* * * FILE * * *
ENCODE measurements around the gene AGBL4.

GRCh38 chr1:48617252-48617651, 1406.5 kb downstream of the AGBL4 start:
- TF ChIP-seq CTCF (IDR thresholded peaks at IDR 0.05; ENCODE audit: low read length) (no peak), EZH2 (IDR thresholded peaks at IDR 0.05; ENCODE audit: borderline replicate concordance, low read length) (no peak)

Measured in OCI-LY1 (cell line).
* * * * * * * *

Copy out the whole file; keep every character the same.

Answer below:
ENCODE measurements around the gene AGBL4.

GRCh38 chr1:48617252-48617651, 1406.5 kb downstream of the AGBL4 start:
- TF ChIP-seq CTCF (IDR thresholded peaks at IDR 0.05; ENCODE audit: low read length) (no peak), EZH2 (IDR thresholded peaks at IDR 0.05; ENCODE audit: borderline replicate concordance, low read length) (no peak)

Measured in OCI-LY1 (cell line).